Years before its now-infamous security breach and the loss of thousands of consumer records, ChoicePoint was a major government contractor. In fact, it is by most measure the federal government's primary source of information on individual Americans.
The federal government has turned to commercial databases for information because it is not allowed to collect such data. In 1974, Congress passed the Privacy Act, which made it illegal for the government to operate its own "Big Brother" database. But Congress did not restrict private companies from conducting surveillance and gathering data on individual Americans. Nor did it prohibit the government from buying that information.
Since at least April of 2001, the Alpharetta, Georgia-based data broker has been providing multiple government agencies with thousands of data records on individuals. According to the Electronic Privacy Information Center (EPIC)'s investigation, ChoicePoint owns dozens of information brokering or collecting services, trafficking in everything from medical records, to drug test results, to arrest and criminal records.
One of their key acquisitions was the Bridger Insight software verification system, designed to provide "enhanced due diligence research to quickly uncover otherwise unknown customer information." The Bridger Insight system allows for a full-scale electronic identity verification, including helpful "risk assessment" scores as to whether or not the individual's identity data constitutes a concern, and full-page "verification reports" with "Pass" or "Fail" marks depending on the results.
If this sounds like the work of a consumer reporting agency or credit bureau, ChoicePoint's pedigree as a spin-off of credit reporting giant Equifax bears that out. However, unlike Equifax, ChoicePoint is not officially classified as a consumer reporting agency, and thus not subject to the terms of the Fair Credit Reporting Act (FCRA).
EPIC filed suit against ChoicePoint in 2004 for what it calls "subverting the policy goals of federal information privacy law." Also very much like a credit reporting agency, ChoicePoint was taken to task for providing inaccurate, outdated, and mixed-up consumer data records -- with a "90% error rate", according to Pam Dixon of the World Privacy Forum. Couple this with the sale of 145,000 data records to an admitted criminal enterprise, and ChoicePoint was the lucky recipient of Privacy International's 2005 "Lifetime Menace" award for being "an abuser and broker of personal information for many years now, collecting information on Americans and foreigners without having to adhere to strict privacy laws."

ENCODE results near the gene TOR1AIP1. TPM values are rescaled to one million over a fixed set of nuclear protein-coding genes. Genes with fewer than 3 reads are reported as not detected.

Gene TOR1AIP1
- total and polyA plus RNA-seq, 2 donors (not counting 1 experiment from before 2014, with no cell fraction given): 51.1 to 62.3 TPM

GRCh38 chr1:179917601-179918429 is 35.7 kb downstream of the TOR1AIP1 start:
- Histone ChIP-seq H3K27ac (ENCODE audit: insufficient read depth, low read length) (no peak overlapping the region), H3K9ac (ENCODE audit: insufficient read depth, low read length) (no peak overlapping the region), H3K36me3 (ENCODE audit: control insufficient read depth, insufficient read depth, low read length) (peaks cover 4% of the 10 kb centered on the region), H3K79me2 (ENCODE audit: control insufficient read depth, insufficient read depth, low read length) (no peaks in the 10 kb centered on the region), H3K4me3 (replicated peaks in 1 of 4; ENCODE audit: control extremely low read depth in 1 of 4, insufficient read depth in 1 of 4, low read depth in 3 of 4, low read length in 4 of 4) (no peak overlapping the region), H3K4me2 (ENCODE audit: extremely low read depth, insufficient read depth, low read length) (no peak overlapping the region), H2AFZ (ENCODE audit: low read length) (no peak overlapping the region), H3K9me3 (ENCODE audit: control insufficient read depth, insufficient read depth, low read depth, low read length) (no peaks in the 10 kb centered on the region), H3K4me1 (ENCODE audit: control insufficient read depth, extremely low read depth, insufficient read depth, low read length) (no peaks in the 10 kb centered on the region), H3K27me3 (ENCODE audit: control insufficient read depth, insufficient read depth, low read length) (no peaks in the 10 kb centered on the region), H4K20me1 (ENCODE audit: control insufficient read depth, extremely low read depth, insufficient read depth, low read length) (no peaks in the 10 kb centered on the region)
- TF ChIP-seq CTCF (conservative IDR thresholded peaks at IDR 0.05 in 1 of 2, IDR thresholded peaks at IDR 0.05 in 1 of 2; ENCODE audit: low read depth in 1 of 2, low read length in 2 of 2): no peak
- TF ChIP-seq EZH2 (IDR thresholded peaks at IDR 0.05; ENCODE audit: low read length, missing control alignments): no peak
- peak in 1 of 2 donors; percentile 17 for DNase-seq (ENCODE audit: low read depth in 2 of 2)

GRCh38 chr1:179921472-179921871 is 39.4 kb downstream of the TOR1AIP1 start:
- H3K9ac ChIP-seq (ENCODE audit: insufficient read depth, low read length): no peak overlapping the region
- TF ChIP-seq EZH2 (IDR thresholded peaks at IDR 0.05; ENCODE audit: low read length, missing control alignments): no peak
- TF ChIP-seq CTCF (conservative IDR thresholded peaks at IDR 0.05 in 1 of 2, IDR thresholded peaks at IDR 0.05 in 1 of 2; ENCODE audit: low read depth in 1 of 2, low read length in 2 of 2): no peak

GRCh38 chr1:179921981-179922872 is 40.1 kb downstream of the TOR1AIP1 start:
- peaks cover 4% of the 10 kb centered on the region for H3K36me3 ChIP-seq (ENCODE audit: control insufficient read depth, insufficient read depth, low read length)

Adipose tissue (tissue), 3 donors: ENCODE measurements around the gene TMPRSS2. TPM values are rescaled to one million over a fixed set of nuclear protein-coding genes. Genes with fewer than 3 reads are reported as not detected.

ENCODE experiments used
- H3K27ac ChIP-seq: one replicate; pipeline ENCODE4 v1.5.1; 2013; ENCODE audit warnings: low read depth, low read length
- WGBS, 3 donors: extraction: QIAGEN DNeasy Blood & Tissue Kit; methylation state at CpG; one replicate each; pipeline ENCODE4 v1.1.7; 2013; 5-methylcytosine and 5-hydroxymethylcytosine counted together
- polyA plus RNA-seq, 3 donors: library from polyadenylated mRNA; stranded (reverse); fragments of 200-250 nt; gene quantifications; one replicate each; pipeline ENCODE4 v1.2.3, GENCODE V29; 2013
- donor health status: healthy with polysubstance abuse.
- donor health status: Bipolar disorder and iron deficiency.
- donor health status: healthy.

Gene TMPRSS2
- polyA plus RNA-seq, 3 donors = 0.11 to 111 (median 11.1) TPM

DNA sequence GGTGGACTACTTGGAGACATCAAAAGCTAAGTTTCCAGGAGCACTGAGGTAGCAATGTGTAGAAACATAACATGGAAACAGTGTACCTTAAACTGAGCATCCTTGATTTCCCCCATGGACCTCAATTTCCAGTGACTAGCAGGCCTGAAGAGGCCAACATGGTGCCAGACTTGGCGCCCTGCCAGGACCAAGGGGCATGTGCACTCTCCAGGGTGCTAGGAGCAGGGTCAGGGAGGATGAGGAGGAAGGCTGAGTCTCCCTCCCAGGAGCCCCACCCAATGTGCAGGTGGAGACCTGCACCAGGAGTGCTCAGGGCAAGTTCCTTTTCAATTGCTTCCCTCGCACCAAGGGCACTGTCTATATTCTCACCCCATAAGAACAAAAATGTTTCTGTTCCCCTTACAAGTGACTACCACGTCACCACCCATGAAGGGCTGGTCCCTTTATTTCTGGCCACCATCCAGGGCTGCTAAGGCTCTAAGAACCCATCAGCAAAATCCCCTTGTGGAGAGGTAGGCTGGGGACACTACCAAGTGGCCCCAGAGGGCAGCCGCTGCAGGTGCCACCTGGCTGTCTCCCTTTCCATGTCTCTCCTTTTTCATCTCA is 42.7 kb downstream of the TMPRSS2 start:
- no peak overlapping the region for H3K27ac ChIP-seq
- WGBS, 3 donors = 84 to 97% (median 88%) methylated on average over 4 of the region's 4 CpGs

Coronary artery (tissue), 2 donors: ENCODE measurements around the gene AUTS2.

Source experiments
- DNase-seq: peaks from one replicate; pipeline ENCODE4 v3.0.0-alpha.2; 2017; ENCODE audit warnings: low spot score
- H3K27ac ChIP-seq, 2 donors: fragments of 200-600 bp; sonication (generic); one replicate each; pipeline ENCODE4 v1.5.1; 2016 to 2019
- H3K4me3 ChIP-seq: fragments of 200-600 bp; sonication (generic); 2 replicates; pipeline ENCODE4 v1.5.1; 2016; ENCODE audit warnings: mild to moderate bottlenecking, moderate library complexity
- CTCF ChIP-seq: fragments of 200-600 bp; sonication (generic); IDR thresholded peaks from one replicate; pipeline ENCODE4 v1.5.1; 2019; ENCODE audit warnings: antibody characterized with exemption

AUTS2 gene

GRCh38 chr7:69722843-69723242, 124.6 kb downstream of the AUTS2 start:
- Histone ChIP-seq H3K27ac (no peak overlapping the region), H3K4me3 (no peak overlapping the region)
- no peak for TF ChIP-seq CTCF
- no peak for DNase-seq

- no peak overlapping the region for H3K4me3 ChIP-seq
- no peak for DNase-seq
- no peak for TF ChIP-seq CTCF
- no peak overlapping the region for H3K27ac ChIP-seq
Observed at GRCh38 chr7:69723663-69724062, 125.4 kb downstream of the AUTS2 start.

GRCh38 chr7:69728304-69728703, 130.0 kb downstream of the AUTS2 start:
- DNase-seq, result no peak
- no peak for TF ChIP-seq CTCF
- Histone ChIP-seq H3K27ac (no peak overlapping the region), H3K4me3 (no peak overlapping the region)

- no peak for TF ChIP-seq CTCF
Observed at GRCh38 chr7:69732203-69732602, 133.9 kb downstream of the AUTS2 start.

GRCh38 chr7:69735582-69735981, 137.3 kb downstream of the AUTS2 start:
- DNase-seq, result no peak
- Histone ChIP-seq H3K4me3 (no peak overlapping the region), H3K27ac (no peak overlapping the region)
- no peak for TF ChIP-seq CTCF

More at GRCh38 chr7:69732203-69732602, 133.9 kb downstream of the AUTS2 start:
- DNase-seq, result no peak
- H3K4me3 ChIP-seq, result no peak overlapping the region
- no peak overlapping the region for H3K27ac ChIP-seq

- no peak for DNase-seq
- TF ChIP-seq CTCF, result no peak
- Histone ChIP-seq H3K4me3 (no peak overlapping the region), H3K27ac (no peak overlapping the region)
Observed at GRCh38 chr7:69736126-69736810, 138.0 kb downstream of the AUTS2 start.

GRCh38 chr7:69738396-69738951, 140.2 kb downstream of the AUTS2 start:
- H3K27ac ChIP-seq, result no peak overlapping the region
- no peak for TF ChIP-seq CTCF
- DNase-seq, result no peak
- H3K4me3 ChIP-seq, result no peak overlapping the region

Nevertheless, ChoicePoint's Bridger Insight system is one of the cornerstones of the PATRIOT Act's identity verification solutions, "help[ing] more than 4,000 clients simplify the process of achieving compliance and conducting due diligence."
As detailed in ConsumerAffairs.Com's special report on ChexSystems, the Bridger Insight software system was partnered with eFunds' ChexSystems database in 2002 to "help streamline Section 326 compliance efforts of financial institutions," according to eFunds' senior vice-president Mark Spilsbury.
The Scottsdale, Arizona-based "information solutions" company has positioned itself as a prime mover in the identity verification field. One of their major subsidiaries, Penley Inc., provides a host of ID verification products, including BackgroundWatch, which researches customer data and returns a three-tiered search result. The "Basic Search" returns general data, such as name, address, SSN, and the like. The "Extended Search" offers more in-depth information, including lists of property records and "possible friends and relatives" (emphasis added).
The "Complete Search" contains all of this data, plus records of any sort of license, weapon registration, and voter registration. All of this information is integrated with the ChexSystems suite to track banking records and evidence of suspicious activity. The end result is a frighteningly complete portrait of an individual's personal records, containing all of their essential data and information.
Furthermore, the "risk assessment" components allow participating financial institutions to not only study a customer's past banking history, but in the case of the QualiFile system, to actually make judgments on their future history based on "[a bank's] pre-determined risk strategy and a risk assessment score that scientifically predicts the likelihood that you will have to force-close this account."
Penley has been a strong advocate of moving to a Web-based solution for its data warehousing for some time. Their cleverly named "ID Verification" system advocates a centralized, one-stop "turnkey" process, with (in their words) "simple 'pass' or 'fail' answers which require little interpretation by the frontline employees."
The system apparently requires nothing more than an Internet connection and a Web browser to use -- no software or hardware required. Given that eFunds proudly proclaims its ownership of one of the largest debit databases in the world , and its ability to outsource its customers' operations to offshore call centers, the potential for identity theft and data mismanagement is tremendous.
Apparently, the notion that a purely Web-based information database might find itself prey to hackers and data thieves is apparently not as high a priority as ensuring that the data is collected and sold to whomever wants ithttp://www.consumeraffairs.com/news04/2005/patriot01.html